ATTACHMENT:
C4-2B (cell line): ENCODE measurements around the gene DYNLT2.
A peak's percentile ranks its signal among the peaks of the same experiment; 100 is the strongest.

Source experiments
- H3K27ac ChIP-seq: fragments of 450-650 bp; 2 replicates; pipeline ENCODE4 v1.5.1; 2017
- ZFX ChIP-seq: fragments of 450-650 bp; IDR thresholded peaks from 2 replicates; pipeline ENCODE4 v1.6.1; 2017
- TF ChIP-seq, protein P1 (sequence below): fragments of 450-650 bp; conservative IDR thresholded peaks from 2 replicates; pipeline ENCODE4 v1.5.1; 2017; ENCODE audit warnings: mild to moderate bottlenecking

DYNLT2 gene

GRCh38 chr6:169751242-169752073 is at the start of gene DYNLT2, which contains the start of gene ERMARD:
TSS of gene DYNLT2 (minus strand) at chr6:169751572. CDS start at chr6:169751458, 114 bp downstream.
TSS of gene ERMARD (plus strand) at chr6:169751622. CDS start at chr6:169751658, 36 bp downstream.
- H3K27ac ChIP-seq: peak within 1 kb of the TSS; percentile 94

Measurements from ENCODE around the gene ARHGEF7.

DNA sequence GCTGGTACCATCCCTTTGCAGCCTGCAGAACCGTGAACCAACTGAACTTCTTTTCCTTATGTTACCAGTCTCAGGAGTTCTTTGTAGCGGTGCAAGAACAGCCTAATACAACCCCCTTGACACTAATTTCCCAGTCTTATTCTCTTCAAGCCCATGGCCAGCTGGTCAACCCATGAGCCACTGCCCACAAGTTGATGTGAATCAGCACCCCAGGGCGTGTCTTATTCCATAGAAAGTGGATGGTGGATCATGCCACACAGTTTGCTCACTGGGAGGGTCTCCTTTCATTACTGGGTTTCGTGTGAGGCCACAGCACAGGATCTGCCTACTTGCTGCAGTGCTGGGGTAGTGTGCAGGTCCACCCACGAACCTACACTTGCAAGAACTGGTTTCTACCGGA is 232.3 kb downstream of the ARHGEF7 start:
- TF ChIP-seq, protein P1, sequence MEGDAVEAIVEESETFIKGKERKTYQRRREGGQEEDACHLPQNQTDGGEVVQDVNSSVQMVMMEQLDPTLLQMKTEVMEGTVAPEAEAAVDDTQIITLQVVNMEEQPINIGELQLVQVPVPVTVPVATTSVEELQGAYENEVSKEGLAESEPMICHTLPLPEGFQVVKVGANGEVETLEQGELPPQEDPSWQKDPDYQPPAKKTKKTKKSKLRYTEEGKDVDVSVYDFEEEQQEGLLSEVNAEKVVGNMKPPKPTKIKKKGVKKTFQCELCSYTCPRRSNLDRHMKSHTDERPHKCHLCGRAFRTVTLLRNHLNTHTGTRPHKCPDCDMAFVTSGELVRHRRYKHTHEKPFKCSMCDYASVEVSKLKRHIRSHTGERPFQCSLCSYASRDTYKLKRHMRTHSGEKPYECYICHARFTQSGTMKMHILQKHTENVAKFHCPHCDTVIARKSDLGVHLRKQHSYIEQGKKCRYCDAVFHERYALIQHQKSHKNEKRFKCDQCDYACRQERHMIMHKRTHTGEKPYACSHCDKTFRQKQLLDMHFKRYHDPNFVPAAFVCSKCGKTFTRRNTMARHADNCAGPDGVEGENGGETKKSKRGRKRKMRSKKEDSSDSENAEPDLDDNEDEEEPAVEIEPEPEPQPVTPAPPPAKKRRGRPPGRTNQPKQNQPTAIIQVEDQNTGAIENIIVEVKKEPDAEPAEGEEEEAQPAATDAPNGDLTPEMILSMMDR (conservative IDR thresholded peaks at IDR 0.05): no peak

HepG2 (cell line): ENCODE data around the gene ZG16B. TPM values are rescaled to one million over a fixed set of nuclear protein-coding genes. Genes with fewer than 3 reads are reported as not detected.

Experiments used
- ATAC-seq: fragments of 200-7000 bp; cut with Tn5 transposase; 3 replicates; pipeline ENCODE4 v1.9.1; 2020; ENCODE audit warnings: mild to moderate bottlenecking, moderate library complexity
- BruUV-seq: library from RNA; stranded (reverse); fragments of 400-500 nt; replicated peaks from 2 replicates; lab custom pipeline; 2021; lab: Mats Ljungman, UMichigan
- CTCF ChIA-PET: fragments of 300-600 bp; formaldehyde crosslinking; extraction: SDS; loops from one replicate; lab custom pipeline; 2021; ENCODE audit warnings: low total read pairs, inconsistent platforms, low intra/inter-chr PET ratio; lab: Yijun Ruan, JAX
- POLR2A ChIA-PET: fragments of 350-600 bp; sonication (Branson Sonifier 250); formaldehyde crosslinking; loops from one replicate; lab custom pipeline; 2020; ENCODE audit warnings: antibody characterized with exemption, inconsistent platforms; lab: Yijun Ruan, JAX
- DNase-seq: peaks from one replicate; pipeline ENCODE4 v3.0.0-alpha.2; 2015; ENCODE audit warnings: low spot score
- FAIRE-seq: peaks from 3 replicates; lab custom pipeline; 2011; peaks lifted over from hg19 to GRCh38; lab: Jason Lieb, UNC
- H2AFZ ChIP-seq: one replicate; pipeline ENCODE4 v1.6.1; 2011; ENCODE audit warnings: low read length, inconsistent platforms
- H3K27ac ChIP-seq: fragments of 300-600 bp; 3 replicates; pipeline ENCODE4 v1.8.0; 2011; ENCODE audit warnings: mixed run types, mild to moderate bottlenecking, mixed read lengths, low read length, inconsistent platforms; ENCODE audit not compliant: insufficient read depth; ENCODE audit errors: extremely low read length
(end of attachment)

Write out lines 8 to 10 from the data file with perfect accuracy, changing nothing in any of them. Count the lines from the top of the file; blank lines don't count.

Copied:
GRCh38 chr6:169751242-169752073 is at the start of gene DYNLT2, which contains the start of gene ERMARD:
TSS of gene DYNLT2 (minus strand) at chr6:169751572. CDS start at chr6:169751458, 114 bp downstream.
TSS of gene ERMARD (plus strand) at chr6:169751622. CDS start at chr6:169751658, 36 bp downstream.